This is neither the time nor the place to read again the inspiring story of the Revolutionary War, of the privations and problems of those early days, of the power which was Washington and the fire which was Jefferson.  But, in this, the anniversary month of the birth of this nation, all Masons may well pause for a moment in their busy lives to think of what Masonry teaches of citizenship and patriotism.

Ours is a government "of the people, by the people, and for the people."  All have an equal share in it; one man's vote is as big and as powerful as the vote of another.  But we do not always remember that there is no right in all the world, whether having its origin in God or in man, which does not bring with it a corresponding duty.  We have, so we proclaim, the right to life, liberty and the pursuit of happiness; therefore, we cannot escape the duty of seeing to it that our fellowmen have the same right.  In 1776 we declared that we were free and equal of right; we thereby assumed the duty of maintaining that contention before all the world; the duty of fighting for what we claimed, no matter whom the opponent might be.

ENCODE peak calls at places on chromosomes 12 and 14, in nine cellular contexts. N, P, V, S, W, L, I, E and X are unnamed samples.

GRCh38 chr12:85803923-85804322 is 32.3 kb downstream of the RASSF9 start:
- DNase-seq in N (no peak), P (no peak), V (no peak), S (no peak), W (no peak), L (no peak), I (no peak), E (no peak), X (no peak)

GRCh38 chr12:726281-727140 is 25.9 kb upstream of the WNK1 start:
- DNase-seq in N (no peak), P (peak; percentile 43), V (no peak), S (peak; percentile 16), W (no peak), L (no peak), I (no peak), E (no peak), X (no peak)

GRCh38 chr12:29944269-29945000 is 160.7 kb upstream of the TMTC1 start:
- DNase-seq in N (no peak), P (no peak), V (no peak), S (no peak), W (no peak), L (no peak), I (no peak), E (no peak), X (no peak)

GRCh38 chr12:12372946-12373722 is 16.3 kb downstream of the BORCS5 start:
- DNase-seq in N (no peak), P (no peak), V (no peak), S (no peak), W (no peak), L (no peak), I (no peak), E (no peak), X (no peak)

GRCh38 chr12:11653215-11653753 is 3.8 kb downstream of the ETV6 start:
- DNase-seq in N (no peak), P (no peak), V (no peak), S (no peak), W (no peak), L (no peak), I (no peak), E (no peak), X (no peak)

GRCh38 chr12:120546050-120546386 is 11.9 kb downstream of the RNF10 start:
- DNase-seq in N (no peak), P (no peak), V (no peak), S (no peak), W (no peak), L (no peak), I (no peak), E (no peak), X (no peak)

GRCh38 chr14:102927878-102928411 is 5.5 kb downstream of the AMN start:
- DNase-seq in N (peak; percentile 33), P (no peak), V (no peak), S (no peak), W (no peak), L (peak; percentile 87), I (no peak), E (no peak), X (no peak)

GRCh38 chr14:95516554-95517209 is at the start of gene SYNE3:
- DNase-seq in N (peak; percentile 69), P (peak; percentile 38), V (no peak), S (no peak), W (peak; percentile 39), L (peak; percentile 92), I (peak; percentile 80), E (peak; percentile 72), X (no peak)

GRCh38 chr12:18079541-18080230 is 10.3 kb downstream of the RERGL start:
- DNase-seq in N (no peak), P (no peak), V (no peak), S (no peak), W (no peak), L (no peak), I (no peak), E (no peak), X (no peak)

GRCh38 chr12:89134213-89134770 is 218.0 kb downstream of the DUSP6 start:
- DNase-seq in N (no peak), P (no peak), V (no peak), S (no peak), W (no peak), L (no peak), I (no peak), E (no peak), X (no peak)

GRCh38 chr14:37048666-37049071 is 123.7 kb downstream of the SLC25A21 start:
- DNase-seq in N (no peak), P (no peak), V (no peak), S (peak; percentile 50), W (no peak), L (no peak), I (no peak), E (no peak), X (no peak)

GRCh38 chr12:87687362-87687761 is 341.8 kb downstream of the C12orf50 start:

All battles are not fought with shot and shell, and not all opponents of our idea of liberty wear the robes of George the Third.  We have a never-ending conflict with the forces of indifference, of selfishness and of ignorance; forces which are just as powerful and just as able to destroy this nation and this government as the armed force of men and guns which any nation or group of nations could bring against us.  It is against these that the good citizen must always be in arms, these which the true Mason is always willing to fight and to conquer, even if it be himself he must first meet in conflict.

Any American citizen will resent with all the force of his being any attempt at disenfranchisement.  His vote is own; his inalienable right, guaranteed to him under the constitution, the very heart and soul of his Americanism.  But the vote is not only a guaranteed and inalienable right, it is a solemn duty.  If all have this right, and none use it, there can be no government (of the people).  If all have the right and only a minority use it, we have a government by the minority of the majority.  Then what becomes of our boast that this government is "By The People?"  The Mason who does not go to the polls and register his voice, no matter how small a part of the world it may be, not only gives up voluntarily the right for which hundreds of thousands of patriots fought, bled and died for, but dodges his solemn duty to the State in failing to live up to that Charge which admonishes him to be "True To His Government and Just To His Country."